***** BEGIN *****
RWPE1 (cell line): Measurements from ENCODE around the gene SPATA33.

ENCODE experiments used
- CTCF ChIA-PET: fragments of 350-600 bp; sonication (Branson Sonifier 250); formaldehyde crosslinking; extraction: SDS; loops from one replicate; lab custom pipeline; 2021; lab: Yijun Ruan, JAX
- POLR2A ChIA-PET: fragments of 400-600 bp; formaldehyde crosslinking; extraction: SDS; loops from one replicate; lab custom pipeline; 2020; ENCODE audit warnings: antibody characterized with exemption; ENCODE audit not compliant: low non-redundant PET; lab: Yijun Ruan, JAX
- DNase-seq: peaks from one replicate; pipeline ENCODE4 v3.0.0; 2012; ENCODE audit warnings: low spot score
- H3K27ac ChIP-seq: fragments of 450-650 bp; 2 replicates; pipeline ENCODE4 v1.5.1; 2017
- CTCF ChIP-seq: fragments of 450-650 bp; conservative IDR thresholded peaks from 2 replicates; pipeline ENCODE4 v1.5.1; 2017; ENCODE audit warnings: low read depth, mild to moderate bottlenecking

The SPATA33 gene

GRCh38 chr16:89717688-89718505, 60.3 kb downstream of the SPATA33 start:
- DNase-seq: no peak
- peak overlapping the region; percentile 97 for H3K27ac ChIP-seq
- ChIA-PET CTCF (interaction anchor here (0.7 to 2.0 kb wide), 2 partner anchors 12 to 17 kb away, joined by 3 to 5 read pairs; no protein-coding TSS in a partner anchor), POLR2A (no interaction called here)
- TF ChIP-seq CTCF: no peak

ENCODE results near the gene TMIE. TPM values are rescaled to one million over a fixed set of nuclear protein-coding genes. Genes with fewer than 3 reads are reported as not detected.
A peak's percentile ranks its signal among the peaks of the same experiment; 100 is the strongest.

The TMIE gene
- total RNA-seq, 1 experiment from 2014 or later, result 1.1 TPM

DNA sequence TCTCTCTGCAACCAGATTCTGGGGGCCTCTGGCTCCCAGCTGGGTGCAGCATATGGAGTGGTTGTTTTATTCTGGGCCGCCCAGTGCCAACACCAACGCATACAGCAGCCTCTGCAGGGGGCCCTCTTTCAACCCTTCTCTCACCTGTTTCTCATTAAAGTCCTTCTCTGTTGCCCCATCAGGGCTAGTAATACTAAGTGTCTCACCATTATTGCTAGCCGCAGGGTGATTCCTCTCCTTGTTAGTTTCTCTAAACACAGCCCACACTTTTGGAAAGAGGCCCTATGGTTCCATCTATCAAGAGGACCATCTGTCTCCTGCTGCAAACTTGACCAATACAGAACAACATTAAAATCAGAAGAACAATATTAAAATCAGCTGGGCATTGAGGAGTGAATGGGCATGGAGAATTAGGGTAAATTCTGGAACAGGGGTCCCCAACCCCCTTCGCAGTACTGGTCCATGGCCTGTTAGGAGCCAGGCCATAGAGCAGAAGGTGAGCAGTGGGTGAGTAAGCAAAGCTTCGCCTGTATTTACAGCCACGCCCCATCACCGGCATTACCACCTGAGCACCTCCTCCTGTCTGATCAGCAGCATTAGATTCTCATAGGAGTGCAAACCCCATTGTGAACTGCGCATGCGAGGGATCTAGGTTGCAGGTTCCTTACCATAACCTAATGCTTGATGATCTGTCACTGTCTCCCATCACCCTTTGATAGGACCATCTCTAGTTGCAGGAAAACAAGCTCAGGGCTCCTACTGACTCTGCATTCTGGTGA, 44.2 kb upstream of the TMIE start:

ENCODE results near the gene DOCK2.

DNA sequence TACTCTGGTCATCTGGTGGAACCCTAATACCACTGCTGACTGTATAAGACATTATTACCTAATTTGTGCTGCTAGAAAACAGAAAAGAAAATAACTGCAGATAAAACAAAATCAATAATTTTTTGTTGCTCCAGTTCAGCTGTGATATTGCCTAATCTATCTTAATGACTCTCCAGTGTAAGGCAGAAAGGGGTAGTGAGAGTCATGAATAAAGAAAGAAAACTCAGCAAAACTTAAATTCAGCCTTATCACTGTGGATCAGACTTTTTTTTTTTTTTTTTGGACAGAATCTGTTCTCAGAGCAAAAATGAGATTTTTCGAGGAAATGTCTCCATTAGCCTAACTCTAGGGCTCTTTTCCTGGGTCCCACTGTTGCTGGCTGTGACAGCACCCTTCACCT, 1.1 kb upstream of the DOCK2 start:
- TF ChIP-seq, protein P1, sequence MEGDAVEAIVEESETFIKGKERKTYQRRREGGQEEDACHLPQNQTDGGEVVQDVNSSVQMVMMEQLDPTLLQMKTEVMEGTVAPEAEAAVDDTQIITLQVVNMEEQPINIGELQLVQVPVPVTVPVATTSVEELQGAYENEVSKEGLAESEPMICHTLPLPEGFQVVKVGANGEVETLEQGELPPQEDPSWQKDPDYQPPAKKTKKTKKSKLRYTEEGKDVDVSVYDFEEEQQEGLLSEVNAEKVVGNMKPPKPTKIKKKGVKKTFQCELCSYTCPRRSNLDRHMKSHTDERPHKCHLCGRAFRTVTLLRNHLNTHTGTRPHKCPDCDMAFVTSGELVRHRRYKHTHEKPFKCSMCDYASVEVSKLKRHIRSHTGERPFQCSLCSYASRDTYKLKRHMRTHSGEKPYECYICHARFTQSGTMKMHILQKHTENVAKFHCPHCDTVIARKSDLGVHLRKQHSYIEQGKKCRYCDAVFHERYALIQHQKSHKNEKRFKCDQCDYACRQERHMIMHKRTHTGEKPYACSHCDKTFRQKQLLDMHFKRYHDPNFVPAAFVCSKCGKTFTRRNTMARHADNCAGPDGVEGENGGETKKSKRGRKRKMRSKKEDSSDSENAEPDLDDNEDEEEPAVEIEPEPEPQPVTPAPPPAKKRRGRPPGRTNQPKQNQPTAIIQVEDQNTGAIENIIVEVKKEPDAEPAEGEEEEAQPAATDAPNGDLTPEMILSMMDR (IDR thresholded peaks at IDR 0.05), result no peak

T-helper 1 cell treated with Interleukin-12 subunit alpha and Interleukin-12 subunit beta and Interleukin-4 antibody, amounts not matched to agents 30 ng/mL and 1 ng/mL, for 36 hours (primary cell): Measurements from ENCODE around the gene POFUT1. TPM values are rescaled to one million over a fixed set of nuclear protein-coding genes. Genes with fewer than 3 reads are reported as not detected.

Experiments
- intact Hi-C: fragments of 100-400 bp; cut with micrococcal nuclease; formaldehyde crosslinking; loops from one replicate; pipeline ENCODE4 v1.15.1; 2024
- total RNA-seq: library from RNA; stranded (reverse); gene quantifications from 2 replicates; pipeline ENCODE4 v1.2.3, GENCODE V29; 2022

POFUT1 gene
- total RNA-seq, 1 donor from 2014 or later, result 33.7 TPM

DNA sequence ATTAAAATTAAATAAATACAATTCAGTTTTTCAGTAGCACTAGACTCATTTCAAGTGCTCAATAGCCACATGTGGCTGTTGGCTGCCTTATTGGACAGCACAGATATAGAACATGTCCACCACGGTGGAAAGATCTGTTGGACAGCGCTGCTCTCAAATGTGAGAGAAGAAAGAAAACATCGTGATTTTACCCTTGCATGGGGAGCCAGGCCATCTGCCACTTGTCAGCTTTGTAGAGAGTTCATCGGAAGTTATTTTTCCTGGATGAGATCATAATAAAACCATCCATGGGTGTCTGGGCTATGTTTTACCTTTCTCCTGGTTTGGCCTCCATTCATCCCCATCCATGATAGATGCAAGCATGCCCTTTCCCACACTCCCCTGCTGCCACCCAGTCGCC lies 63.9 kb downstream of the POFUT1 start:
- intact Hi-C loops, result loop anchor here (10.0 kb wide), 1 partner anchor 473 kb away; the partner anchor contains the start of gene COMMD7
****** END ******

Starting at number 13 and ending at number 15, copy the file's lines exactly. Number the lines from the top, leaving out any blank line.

- TF ChIP-seq CTCF: no peak

ENCODE results near the gene TMIE. TPM values are rescaled to one million over a fixed set of nuclear protein-coding genes. Genes with fewer than 3 reads are reported as not detected.
A peak's percentile ranks its signal among the peaks of the same experiment; 100 is the strongest.